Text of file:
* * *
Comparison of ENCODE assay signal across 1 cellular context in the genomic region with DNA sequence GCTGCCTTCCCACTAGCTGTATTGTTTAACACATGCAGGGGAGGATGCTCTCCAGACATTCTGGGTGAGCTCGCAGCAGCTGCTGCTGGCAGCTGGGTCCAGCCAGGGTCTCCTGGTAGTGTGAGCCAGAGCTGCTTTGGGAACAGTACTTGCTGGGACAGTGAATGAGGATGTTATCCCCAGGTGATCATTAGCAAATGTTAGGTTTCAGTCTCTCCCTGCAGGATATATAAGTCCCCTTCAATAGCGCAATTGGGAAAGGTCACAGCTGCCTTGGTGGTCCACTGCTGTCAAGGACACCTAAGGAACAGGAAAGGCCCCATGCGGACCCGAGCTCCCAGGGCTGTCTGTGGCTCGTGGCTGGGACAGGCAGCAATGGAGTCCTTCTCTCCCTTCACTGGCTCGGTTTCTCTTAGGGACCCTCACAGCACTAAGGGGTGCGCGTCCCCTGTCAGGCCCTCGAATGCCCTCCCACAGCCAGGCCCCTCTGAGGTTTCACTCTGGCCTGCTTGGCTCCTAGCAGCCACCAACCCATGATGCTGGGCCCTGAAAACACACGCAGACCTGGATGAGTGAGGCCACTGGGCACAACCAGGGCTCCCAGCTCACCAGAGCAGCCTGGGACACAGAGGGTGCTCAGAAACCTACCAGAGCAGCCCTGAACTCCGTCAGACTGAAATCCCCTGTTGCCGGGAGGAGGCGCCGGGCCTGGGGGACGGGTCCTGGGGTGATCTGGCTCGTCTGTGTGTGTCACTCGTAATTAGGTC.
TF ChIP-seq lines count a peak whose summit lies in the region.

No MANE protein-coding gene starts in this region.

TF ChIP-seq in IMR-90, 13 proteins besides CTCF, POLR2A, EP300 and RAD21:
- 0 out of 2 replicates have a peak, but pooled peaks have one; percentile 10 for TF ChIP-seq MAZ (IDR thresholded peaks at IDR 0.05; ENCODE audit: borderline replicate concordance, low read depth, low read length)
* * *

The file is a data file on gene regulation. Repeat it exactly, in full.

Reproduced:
Comparison of ENCODE assay signal across 1 cellular context in the genomic region with DNA sequence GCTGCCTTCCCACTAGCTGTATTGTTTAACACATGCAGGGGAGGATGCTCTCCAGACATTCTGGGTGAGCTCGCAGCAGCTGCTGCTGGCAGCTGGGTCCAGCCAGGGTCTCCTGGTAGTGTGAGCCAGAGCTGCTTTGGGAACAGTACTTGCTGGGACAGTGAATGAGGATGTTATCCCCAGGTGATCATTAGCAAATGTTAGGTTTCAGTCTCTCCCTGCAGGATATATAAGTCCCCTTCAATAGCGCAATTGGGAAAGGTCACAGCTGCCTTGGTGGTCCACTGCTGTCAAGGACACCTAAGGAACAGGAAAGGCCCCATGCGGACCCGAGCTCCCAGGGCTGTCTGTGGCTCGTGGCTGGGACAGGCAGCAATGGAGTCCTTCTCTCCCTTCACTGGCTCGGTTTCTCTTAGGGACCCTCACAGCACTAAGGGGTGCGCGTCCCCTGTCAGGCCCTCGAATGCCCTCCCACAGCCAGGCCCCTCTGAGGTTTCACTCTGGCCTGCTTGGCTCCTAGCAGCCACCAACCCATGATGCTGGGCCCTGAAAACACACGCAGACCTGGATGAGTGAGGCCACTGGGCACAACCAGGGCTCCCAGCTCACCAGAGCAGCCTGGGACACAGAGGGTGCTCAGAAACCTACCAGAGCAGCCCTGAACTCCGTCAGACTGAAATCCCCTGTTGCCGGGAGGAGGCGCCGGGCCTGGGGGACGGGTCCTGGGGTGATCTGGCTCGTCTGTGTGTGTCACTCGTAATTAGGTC.
TF ChIP-seq lines count a peak whose summit lies in the region.

No MANE protein-coding gene starts in this region.

TF ChIP-seq in IMR-90, 13 proteins besides CTCF, POLR2A, EP300 and RAD21:
- 0 out of 2 replicates have a peak, but pooled peaks have one; percentile 10 for TF ChIP-seq MAZ (IDR thresholded peaks at IDR 0.05; ENCODE audit: borderline replicate concordance, low read depth, low read length)